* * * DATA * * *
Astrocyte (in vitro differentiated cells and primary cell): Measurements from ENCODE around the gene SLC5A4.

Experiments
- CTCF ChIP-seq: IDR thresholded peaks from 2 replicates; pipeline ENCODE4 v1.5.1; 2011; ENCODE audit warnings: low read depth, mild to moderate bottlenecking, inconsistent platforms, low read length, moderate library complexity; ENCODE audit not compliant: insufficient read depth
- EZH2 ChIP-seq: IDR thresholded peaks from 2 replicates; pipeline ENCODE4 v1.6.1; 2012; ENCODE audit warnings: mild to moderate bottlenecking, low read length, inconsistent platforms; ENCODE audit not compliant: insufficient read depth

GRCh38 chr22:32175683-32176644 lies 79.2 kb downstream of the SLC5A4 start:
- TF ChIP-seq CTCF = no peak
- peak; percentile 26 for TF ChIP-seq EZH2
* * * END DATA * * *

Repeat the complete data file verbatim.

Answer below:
Astrocyte (in vitro differentiated cells and primary cell): Measurements from ENCODE around the gene SLC5A4.

Experiments
- CTCF ChIP-seq: IDR thresholded peaks from 2 replicates; pipeline ENCODE4 v1.5.1; 2011; ENCODE audit warnings: low read depth, mild to moderate bottlenecking, inconsistent platforms, low read length, moderate library complexity; ENCODE audit not compliant: insufficient read depth
- EZH2 ChIP-seq: IDR thresholded peaks from 2 replicates; pipeline ENCODE4 v1.6.1; 2012; ENCODE audit warnings: mild to moderate bottlenecking, low read length, inconsistent platforms; ENCODE audit not compliant: insufficient read depth

GRCh38 chr22:32175683-32176644 lies 79.2 kb downstream of the SLC5A4 start:
- TF ChIP-seq CTCF = no peak
- peak; percentile 26 for TF ChIP-seq EZH2